Yonkers, NY (PRWEB) November 25, 2015
Rumors of Black Friday’s demise are greatly exaggerated. Fifty-five percent of holiday shoppers will either be hitting the stores or surfing the web for gifts this weekend, according to a Consumer Reports poll. That’s an increase of 31 percent over last year.
More people will be out hitting the stores than shopping online this Black Friday weekend, the Consumer Reports poll revealed. Thirty-seven percent plan to shop in stores, while 34 percent plan to shop online.
This appears to be a bit a resurgent year for Black Friday. After some years of retreat, deal-hungry shoppers will be out in force this weekend,” said Tod Marks, Consumer Reports senior projects editor and resident shopping expert.
When asked why they planned to shop on Black Friday weekend, 83 percent said it was for the deals. Other popular reasons included:
- Want to get items before they go out of stock (46 percent)
- It’s the best time to get holiday shopping done (42 percent)
- Want to take advantage of the time off work to shop (35 percent)
- Enjoy the energy and excitement (34 percent)
- It’s tradition (34 percent)
- Enjoy the shopping competition (21 percent)
A key factor in driving the increase in Black Friday weekend shoppers could be the fact most people tend to enjoy the experience. In fact, 54 percent of those who shopped last year rated their experience as positive – including 12 percent who said it was very positive. Just 13 percent had a negative impression. When asked if last year’s deals were as good as they hoped, 52 percent said that they were.
Clothing will be the most popular category for Black Friday weekend, with 68 percent saying it will be on their shopping list. Forty-four percent will be looking for small electronics such as tablets or smartphones; 38 percent will be shopping for major electronics like TVs or computers; 33 percent will be shopping for video games or consoles; 27 percent will be shopping for small appliances, and 24 percent will be shopping for jewelry.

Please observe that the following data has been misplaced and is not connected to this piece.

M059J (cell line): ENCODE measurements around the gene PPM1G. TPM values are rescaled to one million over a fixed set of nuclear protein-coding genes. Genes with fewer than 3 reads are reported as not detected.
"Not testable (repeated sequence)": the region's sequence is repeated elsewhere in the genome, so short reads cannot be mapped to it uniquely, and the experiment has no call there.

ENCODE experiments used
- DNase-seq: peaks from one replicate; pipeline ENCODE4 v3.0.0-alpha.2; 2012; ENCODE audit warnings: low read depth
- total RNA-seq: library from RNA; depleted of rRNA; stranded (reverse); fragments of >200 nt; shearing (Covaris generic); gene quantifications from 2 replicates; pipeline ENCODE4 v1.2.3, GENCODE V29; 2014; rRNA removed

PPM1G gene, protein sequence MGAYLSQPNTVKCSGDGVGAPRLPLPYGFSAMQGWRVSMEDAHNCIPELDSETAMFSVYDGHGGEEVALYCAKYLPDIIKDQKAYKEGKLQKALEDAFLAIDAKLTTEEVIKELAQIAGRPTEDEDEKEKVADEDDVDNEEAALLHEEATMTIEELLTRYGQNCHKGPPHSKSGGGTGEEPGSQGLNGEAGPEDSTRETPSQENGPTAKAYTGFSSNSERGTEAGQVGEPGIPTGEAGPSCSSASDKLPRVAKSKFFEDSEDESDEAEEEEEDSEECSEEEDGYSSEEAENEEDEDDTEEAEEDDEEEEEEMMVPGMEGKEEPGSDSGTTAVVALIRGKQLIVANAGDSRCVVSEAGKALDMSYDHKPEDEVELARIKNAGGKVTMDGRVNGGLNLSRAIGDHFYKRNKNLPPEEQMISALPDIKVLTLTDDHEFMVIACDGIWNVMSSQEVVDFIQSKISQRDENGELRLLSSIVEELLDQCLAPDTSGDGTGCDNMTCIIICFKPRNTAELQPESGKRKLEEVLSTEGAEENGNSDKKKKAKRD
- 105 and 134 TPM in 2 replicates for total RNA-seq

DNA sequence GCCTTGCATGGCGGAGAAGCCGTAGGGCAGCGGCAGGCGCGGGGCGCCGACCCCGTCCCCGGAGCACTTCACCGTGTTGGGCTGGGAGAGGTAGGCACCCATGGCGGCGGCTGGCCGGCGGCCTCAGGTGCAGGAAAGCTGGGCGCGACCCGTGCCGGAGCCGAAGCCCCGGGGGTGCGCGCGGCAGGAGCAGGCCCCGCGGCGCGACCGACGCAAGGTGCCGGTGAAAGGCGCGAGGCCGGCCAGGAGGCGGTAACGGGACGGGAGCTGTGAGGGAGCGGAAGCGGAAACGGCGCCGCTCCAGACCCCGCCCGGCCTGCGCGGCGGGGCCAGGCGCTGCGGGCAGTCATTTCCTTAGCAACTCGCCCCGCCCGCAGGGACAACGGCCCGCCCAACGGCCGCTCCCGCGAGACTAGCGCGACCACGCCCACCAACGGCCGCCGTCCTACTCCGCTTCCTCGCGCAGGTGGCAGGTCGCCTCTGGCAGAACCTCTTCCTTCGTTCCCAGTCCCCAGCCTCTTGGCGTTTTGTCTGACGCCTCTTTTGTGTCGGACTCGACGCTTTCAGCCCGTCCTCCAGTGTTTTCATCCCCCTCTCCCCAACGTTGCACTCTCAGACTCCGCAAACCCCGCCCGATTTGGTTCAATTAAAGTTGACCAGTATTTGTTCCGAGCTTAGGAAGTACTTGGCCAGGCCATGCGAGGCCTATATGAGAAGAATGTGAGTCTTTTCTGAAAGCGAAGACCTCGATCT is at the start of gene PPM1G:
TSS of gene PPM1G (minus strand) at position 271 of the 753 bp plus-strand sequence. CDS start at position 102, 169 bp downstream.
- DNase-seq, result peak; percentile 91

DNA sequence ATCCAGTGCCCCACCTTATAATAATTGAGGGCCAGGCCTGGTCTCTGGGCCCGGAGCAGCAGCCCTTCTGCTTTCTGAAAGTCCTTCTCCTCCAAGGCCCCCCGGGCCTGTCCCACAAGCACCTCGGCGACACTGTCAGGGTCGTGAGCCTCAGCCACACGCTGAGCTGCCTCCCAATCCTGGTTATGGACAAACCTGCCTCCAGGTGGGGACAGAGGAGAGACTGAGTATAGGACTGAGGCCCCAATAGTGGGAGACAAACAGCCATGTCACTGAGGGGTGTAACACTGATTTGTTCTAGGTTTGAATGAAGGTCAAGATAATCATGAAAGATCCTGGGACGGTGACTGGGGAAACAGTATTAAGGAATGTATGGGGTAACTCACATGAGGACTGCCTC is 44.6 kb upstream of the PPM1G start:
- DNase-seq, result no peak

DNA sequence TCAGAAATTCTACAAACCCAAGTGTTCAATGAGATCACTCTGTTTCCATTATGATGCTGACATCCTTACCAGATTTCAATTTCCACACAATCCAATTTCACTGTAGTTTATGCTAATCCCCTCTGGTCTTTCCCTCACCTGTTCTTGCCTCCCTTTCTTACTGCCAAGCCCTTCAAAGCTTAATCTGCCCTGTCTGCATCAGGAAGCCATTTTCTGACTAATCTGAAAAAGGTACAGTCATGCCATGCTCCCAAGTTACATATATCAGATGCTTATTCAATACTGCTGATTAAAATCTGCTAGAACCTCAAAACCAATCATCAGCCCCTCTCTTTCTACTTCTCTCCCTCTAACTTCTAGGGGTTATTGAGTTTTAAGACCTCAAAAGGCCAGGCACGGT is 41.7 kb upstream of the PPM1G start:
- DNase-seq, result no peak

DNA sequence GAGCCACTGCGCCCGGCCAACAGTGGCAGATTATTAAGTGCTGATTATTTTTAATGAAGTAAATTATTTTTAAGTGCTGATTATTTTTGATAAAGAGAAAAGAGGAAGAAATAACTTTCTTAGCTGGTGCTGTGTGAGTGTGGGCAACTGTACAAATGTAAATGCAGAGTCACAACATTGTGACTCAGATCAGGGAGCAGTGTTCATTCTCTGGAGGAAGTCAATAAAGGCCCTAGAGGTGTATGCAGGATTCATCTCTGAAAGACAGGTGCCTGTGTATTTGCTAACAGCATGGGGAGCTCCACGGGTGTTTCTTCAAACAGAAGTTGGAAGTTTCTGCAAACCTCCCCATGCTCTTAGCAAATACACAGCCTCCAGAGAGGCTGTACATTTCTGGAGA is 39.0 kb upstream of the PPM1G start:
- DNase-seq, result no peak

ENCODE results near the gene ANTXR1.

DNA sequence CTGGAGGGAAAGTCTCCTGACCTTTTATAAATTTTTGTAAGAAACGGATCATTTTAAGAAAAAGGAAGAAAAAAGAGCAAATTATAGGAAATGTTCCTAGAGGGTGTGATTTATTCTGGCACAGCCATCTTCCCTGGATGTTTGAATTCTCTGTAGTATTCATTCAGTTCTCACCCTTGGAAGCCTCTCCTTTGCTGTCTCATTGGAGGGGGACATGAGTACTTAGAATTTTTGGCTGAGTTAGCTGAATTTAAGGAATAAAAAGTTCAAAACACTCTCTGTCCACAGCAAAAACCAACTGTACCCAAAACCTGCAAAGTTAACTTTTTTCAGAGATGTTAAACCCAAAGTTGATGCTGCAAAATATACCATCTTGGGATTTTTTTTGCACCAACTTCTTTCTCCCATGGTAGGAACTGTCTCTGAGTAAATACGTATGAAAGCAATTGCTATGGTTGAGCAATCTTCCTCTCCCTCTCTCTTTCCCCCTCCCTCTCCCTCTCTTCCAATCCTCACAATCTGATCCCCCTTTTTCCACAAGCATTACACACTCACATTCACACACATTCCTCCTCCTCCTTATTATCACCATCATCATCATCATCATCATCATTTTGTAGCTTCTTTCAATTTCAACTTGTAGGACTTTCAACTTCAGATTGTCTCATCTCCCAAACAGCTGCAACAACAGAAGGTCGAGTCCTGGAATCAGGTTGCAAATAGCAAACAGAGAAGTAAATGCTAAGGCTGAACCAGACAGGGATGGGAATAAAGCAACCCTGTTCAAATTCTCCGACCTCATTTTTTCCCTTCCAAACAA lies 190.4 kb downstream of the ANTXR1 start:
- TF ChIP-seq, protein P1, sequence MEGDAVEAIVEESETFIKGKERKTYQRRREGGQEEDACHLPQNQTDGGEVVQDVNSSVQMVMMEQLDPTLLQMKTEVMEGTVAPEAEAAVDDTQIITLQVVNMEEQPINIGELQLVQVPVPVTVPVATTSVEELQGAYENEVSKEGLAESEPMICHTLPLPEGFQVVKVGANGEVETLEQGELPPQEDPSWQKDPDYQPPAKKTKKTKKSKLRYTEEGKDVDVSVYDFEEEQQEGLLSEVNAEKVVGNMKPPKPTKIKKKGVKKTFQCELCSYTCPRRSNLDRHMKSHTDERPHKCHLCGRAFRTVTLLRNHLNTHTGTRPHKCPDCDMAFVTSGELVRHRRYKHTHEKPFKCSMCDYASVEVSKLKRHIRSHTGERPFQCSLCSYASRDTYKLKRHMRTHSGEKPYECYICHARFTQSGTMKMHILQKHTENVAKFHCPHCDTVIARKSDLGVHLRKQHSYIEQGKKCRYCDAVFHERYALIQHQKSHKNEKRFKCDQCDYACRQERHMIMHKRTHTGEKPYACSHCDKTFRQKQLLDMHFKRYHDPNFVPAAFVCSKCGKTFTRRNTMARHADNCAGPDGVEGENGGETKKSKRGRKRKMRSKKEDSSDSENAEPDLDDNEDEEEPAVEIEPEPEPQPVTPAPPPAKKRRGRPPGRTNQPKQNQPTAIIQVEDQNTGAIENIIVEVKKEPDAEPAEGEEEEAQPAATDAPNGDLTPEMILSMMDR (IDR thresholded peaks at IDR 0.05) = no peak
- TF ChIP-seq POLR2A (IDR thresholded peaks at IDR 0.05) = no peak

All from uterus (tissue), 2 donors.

Cyber Monday will also see a bump in shoppers. This year, 33 percent of Americans plan to shop on the Monday after Thanksgiving – up from 23 percent who did so last year.
Consumer Reports 2015 Holiday Polls are a series of nationally representative surveys designed to measure consumer sentiment and shopping behavior during the holiday season. Additional results from the Consumer Reports poll can be found at ConsumerReports.org/Holidays.
Consumer Reports Poll Methodology:
The Consumer Reports National Research Center designed a survey to explore general sentiment and shopping behaviors for the upcoming 2015 winter holiday season. In November 2015, ORC International administered the survey via phone to a nationally representative sample of over 1000 randomly selected adult U.S. residents; 77% will be shopping this holiday season. The data were statistically weighted so that respondents in the survey were demographically and geographically representative of the U.S. population. The margin of error is +/- 3.09% at the 95% confidence level. Fifty-three percent of the sample was female, and the median age was 43 years old.
About Consumer Reports
Consumer Reports is the world’s largest and most trusted nonprofit, consumer organization working to improve the lives of consumers by driving marketplace change. Founded in 1936, Consumer Reports has achieved substantial gains for consumers on health reform, food and product safety, financial reform, and other issues. The organization has advanced important policies to cut hospital-acquired infections, prohibit predatory lending practices and combat dangerous toxins in food. Consumer Reports tests and rates thousands of products and services in its 50-plus labs, state-of-the-art auto test center and consumer research center. Consumers Union, a division of Consumer Reports, works for pro-consumer laws and regulations in Washington, D.C., the states, and in the marketplace. With more than eight million subscribers to its flagship magazine, website and other publications, Consumer Reports accepts no advertising, payment or other support from the companies whose products it evaluates.